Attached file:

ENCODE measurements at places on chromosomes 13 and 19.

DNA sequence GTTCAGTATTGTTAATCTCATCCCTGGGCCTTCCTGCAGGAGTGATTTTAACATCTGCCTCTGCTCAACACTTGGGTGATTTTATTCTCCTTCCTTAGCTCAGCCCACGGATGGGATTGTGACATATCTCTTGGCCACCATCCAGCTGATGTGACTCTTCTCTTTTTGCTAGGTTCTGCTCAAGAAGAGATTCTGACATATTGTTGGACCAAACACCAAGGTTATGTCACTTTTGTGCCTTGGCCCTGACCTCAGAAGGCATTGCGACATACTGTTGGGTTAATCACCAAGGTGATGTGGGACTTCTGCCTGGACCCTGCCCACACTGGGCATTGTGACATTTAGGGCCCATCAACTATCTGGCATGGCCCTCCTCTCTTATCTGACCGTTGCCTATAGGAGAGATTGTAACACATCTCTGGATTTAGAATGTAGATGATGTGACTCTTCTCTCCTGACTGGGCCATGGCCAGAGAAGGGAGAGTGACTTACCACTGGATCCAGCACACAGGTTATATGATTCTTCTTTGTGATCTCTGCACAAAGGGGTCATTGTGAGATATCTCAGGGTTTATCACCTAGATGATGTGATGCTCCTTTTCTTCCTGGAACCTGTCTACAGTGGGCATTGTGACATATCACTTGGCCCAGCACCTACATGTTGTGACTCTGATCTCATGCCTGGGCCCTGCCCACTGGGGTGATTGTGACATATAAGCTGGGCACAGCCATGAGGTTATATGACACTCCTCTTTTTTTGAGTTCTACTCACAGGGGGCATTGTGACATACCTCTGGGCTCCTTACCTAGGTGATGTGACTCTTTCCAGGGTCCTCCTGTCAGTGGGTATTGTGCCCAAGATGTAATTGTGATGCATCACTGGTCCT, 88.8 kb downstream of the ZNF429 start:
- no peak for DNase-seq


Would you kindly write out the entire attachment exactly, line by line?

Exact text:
ENCODE measurements at places on chromosomes 13 and 19.

DNA sequence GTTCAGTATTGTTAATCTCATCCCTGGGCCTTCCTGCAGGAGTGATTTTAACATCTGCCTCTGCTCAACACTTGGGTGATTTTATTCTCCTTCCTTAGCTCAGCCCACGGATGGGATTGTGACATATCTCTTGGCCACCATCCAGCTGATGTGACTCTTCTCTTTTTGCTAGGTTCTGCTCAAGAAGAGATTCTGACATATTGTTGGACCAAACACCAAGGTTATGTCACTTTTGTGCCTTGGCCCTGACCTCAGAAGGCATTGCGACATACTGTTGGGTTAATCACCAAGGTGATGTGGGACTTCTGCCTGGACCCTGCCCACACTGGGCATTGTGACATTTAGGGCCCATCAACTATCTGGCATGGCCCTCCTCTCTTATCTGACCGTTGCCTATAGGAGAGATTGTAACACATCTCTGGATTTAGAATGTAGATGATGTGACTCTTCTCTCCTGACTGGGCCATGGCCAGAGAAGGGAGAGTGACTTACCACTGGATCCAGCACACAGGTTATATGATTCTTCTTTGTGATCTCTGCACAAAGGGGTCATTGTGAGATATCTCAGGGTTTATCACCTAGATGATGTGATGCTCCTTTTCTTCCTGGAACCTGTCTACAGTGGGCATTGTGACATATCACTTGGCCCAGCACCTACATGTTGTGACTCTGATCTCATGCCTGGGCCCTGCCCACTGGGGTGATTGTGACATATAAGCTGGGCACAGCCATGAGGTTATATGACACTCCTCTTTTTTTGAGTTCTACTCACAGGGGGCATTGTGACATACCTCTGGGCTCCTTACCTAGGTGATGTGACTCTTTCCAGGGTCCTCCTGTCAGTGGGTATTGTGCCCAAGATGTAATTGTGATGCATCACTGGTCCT, 88.8 kb downstream of the ZNF429 start:
- no peak for DNase-seq